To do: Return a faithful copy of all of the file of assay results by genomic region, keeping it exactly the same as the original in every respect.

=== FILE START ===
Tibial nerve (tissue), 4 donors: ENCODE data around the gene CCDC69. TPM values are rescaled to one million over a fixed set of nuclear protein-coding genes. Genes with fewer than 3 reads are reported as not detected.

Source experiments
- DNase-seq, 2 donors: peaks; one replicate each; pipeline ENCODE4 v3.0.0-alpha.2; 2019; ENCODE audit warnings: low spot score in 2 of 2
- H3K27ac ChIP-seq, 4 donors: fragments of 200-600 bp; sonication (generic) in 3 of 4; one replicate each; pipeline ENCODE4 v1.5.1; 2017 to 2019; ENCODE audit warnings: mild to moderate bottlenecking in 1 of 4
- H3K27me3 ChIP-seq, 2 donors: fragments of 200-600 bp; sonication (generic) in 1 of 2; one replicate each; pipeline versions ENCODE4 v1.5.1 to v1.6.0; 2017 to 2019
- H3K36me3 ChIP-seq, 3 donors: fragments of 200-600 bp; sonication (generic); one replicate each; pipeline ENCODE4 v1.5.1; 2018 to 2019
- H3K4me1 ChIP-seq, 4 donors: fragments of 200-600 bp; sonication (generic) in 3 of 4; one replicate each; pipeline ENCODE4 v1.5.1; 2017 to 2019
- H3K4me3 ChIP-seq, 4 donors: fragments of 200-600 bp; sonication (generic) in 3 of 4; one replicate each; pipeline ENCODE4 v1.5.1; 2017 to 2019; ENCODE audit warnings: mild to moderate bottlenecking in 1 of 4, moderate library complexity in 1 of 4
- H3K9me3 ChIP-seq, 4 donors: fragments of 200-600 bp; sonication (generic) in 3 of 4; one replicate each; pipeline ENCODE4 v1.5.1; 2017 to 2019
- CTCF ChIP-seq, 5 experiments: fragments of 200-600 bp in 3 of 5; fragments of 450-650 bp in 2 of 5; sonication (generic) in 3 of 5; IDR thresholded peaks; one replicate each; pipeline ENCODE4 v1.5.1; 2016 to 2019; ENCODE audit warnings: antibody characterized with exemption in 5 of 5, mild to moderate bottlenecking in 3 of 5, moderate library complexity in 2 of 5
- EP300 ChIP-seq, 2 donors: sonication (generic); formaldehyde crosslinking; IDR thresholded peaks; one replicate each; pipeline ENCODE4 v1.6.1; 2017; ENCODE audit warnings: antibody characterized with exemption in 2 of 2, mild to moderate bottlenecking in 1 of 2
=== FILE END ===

Tibial nerve (tissue), 4 donors: ENCODE data around the gene CCDC69. TPM values are rescaled to one million over a fixed set of nuclear protein-coding genes. Genes with fewer than 3 reads are reported as not detected.

Source experiments
- DNase-seq, 2 donors: peaks; one replicate each; pipeline ENCODE4 v3.0.0-alpha.2; 2019; ENCODE audit warnings: low spot score in 2 of 2
- H3K27ac ChIP-seq, 4 donors: fragments of 200-600 bp; sonication (generic) in 3 of 4; one replicate each; pipeline ENCODE4 v1.5.1; 2017 to 2019; ENCODE audit warnings: mild to moderate bottlenecking in 1 of 4
- H3K27me3 ChIP-seq, 2 donors: fragments of 200-600 bp; sonication (generic) in 1 of 2; one replicate each; pipeline versions ENCODE4 v1.5.1 to v1.6.0; 2017 to 2019
- H3K36me3 ChIP-seq, 3 donors: fragments of 200-600 bp; sonication (generic); one replicate each; pipeline ENCODE4 v1.5.1; 2018 to 2019
- H3K4me1 ChIP-seq, 4 donors: fragments of 200-600 bp; sonication (generic) in 3 of 4; one replicate each; pipeline ENCODE4 v1.5.1; 2017 to 2019
- H3K4me3 ChIP-seq, 4 donors: fragments of 200-600 bp; sonication (generic) in 3 of 4; one replicate each; pipeline ENCODE4 v1.5.1; 2017 to 2019; ENCODE audit warnings: mild to moderate bottlenecking in 1 of 4, moderate library complexity in 1 of 4
- H3K9me3 ChIP-seq, 4 donors: fragments of 200-600 bp; sonication (generic) in 3 of 4; one replicate each; pipeline ENCODE4 v1.5.1; 2017 to 2019
- CTCF ChIP-seq, 5 experiments: fragments of 200-600 bp in 3 of 5; fragments of 450-650 bp in 2 of 5; sonication (generic) in 3 of 5; IDR thresholded peaks; one replicate each; pipeline ENCODE4 v1.5.1; 2016 to 2019; ENCODE audit warnings: antibody characterized with exemption in 5 of 5, mild to moderate bottlenecking in 3 of 5, moderate library complexity in 2 of 5
- EP300 ChIP-seq, 2 donors: sonication (generic); formaldehyde crosslinking; IDR thresholded peaks; one replicate each; pipeline ENCODE4 v1.6.1; 2017; ENCODE audit warnings: antibody characterized with exemption in 2 of 2, mild to moderate bottlenecking in 1 of 2